Around here we have used tow straps and seat buckle straps for the strap. I
                          also buy the dakine, nsi and epic gear stuff. The wind surfer ones cost about
                          16 bucks each which is not too bad.

                          For the bolts my favorite are the barrel bolts from west marine. The barrel
                          bolt is the nut but it had a screw head on the end and an internal threaded
                          tube about 1/2 long. I use the 1/4 20s. You can simply drill a hole in the
                          plywood and keep using them from board to board. I have also used brass threaded
                          inserts from Rockler. you drill a 3/8" hole and screw in the piece which has
                          a machine thread on the inside.

                          The barrel bolts are very easy to use but expensive. about $5.00 each.
                          Good luck
                          George


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                        • hungvuatnetcomdotca
                          ... Steve, There are some types of bolt system that does not go through the bottom so that the bottom is completely flat (and look very nice too) with no holes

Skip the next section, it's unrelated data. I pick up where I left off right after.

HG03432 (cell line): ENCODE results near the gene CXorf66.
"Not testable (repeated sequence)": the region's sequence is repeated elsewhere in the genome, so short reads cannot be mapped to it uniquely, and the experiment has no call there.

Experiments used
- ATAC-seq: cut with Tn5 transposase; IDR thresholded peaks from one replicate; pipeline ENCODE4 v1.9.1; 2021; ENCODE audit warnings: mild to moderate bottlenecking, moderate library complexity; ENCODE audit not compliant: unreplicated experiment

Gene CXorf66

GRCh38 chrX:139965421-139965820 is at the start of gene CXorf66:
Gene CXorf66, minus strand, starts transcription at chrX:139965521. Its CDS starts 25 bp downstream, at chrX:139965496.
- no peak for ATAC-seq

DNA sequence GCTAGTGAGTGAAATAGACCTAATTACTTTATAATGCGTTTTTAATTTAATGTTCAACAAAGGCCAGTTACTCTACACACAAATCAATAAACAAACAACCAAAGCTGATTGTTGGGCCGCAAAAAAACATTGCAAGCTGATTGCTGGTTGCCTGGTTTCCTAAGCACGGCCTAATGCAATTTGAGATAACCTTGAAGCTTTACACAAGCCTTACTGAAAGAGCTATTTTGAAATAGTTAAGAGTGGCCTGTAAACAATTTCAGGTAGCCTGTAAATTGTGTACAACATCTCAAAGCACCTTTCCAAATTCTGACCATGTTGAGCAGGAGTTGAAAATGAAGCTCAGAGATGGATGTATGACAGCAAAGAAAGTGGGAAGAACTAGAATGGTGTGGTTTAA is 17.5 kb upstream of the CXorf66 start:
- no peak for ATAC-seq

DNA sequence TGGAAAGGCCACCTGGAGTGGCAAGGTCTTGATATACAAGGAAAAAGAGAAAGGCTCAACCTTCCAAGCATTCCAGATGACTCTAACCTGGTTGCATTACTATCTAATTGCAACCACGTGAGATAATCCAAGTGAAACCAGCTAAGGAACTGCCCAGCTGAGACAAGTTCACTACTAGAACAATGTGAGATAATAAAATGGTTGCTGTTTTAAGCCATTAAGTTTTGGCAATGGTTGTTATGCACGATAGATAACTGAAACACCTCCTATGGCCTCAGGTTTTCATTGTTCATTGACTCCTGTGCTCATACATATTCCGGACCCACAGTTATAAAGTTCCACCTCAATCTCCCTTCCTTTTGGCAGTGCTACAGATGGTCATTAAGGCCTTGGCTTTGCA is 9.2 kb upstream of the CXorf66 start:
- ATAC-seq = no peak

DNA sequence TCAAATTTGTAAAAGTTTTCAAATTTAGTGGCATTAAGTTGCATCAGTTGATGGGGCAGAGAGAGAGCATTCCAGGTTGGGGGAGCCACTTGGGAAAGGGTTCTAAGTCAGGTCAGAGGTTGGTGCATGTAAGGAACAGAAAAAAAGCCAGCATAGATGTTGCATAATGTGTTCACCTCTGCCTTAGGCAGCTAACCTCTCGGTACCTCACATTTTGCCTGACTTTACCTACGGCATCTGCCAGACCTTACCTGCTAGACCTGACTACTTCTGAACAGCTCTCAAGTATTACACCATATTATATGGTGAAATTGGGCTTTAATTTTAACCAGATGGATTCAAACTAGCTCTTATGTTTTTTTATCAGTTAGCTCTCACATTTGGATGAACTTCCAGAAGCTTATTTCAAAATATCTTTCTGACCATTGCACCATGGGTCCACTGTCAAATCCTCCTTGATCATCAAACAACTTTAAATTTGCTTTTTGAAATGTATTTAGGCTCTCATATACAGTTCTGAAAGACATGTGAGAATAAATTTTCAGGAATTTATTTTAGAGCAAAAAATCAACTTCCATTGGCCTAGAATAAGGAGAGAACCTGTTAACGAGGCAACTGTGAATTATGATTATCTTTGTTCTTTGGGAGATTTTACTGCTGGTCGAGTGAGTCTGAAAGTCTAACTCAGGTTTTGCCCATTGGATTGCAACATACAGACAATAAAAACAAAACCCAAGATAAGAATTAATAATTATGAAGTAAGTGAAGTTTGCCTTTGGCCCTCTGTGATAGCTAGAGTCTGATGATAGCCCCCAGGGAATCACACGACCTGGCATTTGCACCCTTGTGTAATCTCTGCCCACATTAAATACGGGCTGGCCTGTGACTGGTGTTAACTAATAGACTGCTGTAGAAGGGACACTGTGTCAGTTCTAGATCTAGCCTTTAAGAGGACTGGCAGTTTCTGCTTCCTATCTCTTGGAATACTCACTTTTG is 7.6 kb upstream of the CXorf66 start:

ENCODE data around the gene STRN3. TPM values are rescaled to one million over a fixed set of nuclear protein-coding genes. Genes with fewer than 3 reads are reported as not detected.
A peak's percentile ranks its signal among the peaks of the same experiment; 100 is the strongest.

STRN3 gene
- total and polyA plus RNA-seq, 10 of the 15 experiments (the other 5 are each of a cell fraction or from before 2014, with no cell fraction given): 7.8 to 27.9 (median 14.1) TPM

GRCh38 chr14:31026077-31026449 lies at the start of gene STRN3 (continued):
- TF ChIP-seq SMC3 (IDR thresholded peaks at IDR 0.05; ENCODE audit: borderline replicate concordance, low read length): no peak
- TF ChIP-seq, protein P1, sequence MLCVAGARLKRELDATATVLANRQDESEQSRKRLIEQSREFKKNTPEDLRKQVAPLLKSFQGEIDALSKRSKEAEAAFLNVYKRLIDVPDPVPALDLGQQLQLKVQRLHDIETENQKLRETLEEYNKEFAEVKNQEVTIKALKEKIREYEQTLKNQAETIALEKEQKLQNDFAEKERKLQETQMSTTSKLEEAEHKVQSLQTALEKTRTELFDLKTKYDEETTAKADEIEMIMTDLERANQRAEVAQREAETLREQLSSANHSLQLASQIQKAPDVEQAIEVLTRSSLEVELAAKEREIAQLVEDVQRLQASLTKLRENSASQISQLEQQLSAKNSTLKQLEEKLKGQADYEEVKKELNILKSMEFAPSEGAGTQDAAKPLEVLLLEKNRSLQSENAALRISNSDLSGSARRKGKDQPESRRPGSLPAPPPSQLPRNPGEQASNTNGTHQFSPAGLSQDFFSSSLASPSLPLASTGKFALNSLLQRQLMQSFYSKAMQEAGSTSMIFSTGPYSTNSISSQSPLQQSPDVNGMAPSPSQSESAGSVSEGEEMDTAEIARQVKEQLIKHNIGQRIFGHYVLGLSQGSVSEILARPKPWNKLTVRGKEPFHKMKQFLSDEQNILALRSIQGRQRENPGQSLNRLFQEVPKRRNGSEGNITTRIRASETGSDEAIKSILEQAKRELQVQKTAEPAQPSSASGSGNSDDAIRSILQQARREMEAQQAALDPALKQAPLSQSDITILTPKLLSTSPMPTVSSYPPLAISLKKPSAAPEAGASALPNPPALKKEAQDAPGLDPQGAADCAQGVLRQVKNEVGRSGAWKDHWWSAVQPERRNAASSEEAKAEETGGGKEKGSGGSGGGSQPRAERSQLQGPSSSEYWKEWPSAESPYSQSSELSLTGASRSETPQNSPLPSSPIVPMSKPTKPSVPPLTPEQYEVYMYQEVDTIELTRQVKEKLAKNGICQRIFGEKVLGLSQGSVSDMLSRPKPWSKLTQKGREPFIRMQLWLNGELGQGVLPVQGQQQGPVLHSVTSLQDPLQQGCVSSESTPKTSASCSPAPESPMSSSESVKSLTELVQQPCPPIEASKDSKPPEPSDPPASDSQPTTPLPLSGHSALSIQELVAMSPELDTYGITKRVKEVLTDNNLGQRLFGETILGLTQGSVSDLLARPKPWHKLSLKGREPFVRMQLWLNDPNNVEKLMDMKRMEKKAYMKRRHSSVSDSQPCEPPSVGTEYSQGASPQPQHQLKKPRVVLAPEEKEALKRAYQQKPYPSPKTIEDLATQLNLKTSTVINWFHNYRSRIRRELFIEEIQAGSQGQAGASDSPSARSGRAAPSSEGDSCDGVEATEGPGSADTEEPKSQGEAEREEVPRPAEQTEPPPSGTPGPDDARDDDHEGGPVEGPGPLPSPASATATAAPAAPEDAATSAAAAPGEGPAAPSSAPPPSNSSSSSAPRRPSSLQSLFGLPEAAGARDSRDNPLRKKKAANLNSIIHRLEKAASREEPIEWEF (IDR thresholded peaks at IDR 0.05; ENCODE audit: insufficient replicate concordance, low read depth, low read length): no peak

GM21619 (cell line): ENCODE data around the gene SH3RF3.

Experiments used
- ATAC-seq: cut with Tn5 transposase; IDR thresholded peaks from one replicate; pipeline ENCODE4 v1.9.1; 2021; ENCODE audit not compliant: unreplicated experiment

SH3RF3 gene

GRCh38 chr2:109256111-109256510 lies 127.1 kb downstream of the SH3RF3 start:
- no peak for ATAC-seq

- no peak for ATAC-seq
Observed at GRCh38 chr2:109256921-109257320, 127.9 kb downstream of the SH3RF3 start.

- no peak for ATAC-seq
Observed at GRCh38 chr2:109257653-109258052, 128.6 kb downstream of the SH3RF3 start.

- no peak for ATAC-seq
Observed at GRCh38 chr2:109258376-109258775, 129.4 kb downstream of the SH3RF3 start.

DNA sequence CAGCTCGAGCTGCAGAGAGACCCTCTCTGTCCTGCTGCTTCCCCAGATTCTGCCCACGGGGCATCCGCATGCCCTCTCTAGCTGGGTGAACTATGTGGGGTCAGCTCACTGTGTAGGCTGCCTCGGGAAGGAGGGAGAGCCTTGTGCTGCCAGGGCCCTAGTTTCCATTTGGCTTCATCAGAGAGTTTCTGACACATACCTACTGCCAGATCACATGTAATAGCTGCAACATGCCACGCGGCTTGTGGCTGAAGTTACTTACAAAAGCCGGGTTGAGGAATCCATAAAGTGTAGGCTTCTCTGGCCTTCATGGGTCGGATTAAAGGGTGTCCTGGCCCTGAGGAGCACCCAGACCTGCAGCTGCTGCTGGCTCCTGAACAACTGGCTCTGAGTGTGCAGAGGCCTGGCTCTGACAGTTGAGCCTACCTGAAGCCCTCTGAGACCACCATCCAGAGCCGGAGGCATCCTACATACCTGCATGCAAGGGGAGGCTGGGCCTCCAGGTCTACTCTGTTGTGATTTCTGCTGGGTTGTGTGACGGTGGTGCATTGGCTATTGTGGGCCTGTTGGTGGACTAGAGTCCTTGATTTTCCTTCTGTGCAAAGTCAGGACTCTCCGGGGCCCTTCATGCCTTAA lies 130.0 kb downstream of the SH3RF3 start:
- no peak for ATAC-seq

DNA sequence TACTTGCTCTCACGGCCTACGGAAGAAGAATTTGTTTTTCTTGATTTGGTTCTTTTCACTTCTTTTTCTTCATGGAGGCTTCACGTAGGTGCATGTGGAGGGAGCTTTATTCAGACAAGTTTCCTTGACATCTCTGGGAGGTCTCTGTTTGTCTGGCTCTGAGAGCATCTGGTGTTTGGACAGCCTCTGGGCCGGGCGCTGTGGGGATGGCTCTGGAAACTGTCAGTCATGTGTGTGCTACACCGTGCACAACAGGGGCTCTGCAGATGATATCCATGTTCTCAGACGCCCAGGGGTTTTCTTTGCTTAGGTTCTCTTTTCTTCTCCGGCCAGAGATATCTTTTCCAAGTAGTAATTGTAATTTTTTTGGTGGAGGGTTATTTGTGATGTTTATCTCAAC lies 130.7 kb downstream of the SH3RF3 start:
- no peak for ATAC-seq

Message 12 of 15 , Aug 5, 2003
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                            --- In kitesurf@yahoogroups.com, "theflyingtinman"
                            <theflyingtinman@y...> wrote:
                            > Thanks - so, no fins and a coat of varnish it is. To mount the straps I
                            > already bought a bunch of stainless steel T-nuts, screws and washers
                            > online from McFeely's ( www.mcfeelys.com ) Good, quick service.
                            > Stainless T-nuts are hard to find locally - none of the hardware stores
                            > around here carry them.
                            > What do the DIY-ers use for good, low-cost pads and straps? I could
                            > put my spare sandal bindings on it but one of my motivations for making
                            > these ply boards is so I don't need to worry too much about loosing
                            > them when I start to ride leashless, so I'm trying to make them cheap
                            > and 'disposable'.

                            Steve,

                            There are some types of bolt system that does not go through the
                            bottom so that the bottom is completely flat (and look very nice too)
                            with no holes in it. If you use the system that create holes on the
                            bottom of the board, make sure you plug it with some epoxy. You can
                            ask the guys at your local "Home Depot" store for all these various
                            options.